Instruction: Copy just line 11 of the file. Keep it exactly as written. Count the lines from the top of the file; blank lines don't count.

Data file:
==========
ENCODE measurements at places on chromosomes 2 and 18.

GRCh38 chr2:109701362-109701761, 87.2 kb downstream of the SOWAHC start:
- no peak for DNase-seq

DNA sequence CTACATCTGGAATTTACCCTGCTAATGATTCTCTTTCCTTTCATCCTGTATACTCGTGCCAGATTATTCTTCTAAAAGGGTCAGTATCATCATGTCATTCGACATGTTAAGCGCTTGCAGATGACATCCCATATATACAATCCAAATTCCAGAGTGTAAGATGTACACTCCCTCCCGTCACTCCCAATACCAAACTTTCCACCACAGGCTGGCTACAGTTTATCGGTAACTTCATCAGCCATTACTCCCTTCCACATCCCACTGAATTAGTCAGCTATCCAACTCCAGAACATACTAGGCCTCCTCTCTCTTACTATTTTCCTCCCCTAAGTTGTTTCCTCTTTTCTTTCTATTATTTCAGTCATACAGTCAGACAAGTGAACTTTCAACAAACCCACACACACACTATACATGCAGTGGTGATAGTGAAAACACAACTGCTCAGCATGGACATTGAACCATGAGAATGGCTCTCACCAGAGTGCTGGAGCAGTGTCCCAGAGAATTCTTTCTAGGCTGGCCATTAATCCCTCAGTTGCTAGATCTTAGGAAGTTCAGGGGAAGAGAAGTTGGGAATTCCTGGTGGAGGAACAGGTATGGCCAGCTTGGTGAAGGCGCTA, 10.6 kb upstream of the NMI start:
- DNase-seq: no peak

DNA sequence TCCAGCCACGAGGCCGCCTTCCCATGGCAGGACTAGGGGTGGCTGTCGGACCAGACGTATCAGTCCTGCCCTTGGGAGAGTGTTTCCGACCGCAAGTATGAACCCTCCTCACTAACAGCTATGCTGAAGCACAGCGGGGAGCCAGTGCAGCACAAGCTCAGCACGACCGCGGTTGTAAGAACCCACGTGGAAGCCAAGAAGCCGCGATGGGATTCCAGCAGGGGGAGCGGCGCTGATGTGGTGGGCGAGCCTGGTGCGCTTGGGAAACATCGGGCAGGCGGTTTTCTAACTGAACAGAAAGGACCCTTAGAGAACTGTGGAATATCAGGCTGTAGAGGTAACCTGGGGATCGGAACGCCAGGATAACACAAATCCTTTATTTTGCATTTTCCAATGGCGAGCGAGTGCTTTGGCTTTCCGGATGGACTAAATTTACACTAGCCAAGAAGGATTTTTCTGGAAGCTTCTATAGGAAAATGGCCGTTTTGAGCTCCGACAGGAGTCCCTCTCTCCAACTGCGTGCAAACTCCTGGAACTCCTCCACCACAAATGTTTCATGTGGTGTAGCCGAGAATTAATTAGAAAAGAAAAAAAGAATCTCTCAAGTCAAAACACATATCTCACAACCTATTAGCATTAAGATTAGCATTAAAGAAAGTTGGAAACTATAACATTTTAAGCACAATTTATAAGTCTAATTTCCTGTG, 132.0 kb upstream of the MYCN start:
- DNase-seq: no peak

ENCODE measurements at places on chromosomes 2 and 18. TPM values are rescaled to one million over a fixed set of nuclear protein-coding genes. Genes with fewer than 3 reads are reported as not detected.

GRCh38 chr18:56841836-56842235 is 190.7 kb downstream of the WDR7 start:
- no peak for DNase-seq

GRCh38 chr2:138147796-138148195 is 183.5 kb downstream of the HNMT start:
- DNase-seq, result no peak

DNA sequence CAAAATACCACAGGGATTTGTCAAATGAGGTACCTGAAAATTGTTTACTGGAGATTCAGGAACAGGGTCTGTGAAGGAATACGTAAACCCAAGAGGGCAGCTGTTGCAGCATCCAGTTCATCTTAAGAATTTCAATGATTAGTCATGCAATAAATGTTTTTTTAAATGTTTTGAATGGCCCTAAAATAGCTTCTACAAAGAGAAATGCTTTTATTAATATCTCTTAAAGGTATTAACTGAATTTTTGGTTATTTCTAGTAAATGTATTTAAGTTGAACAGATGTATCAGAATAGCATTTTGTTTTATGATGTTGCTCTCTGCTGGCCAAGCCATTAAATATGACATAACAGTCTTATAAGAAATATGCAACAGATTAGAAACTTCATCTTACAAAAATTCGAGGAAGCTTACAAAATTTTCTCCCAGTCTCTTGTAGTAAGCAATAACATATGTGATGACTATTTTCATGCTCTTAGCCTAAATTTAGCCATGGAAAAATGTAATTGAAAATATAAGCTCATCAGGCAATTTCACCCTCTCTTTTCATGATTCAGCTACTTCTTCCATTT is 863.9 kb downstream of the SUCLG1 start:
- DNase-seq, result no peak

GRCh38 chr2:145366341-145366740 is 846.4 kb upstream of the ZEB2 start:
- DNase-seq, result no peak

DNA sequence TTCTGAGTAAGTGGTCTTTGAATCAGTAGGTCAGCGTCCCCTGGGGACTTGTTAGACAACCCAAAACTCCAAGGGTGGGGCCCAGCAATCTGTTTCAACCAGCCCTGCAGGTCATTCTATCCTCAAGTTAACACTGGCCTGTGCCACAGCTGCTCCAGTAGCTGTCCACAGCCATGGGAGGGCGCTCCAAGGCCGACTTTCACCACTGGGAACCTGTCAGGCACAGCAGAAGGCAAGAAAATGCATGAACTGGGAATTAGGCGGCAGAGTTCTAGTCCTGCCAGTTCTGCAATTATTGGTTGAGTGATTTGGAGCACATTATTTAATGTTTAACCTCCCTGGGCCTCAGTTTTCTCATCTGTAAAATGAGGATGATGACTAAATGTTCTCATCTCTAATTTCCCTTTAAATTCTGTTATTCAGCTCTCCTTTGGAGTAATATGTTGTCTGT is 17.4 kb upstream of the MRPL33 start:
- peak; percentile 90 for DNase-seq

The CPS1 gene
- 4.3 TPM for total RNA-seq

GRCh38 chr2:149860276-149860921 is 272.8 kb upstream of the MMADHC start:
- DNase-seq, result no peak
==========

GRCh38 chr2:138147796-138148195 is 183.5 kb downstream of the HNMT start: